Balancing Production Planning and Control in the Furniture Industry

1/26/22 10:30 AM


The economic recovery has not been kind to furniture manufacturing, impacting the industry structurally. Intense competition has driven prices down and has increased demand. In turn, what was once a traditional manufacturing niche is now looking at investments that will support revenues as well as growth. With customers demanding more product features and innovation, quick delivery, and source information (such as sustainability), the balance of production planning and control is more important than ever.

When considering the pressure to improve margins and to lower costs, running a lean process is the way to go. But balancing lean production with the fluctuations in demand can become particularly tricky in the furniture industry, where materials availability and lengthy gear-up times make orders less than flexible. Add to this the fickle nature of fashion-- where a table design may rise or fall in popularity at the drop of a hat-- and there is no feasible way to accommodate spurts of increased demand without increasing inventory. It is no longer acceptable to offer consumers limited choices, long lead times for delivery, and outdated ordering systems.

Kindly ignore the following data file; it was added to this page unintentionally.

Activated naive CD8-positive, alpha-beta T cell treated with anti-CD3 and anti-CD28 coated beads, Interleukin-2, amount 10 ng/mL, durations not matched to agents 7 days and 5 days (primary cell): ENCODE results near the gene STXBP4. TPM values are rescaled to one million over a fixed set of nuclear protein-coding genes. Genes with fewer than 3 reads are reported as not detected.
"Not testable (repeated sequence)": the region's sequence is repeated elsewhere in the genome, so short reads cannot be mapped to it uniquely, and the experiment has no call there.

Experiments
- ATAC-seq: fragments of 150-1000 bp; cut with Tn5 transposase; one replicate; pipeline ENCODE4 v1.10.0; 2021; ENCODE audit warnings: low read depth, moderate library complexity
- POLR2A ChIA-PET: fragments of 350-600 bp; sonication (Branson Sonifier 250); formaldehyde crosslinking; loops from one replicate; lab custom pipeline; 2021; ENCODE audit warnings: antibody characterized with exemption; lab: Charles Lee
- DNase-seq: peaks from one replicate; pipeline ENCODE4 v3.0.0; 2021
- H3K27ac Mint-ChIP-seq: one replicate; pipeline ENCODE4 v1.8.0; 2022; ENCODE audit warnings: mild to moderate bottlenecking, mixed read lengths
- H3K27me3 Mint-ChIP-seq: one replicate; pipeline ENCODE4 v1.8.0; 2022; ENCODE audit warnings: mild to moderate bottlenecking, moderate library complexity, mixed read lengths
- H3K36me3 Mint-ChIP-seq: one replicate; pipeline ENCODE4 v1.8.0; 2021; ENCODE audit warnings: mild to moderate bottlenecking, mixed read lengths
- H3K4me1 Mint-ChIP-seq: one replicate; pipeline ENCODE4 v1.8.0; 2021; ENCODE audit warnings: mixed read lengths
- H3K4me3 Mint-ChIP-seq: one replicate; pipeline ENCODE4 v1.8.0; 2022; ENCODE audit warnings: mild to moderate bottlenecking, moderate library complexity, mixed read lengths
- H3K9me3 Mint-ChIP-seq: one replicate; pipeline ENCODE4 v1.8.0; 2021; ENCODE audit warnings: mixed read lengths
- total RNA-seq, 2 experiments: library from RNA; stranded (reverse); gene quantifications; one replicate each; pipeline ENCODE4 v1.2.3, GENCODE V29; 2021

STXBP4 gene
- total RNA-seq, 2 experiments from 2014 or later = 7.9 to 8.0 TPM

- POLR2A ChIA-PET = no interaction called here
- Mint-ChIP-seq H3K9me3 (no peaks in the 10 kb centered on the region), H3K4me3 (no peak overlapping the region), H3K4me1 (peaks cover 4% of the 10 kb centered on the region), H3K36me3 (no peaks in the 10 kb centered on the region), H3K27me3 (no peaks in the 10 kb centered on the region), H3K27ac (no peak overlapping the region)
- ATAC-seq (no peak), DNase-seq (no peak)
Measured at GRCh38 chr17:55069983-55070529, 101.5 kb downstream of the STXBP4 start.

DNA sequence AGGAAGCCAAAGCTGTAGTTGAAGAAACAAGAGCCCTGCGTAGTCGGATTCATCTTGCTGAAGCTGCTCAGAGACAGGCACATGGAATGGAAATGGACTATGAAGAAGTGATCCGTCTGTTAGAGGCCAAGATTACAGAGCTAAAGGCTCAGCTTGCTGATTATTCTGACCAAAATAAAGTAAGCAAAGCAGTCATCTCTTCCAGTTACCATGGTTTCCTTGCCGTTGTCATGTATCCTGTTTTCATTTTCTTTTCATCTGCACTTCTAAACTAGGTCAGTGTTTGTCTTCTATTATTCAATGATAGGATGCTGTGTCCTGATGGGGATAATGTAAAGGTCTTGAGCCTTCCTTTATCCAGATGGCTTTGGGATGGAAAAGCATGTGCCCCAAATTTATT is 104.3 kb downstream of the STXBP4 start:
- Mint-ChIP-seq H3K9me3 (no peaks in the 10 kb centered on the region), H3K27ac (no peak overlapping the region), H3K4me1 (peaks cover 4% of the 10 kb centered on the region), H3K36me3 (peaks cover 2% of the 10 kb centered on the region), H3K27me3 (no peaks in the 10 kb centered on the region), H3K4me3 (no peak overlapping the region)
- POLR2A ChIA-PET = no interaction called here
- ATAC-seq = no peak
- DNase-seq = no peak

Furniture Industry Complexity

There are myriad types of wood, veneers, finishes, plastics, foams and patterns which can combine into thousands of configurations. All of those minute variations complicate manufacturing. The high number of individual components involved and the importance of facility layout design presents a challenge in implementing lean organization.

Moving a piece of furniture from the Lathe Department, to Milling, to Drilling, to Grinding and then on to final Assembly can involve many configurations. Not all of them will maximize value while minimizing waste in materials and time. That is where modern production planning comes in.

Production Planning and Control

In the high variety/low volume furniture industry, it's no wonder so many facilities are turning to advanced software to aid in production planning and control. A scheduling system can help build a lean process in a few ways. Manager and planners can input pertinent data from any stage in the manufacturing process: machine capacity and availability, worker skill-sets, materials inventory levels, and orders received or anticipated. This extensive accumulation not only increases transparency for managers across departments but allows them to simulate and project possible scenarios.

A software like ERP or APS can help planners identify optimal factory floor designs for flexible work-flow. Testing a planning model produced by a scheduling tool also provides those in the manufacturing industry the ability to assess improvements continually with the input of new data. Armed with decision-making materials like these, managers are in control of how best to balance demand with supply.

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Topics: Industry, production planning, control design


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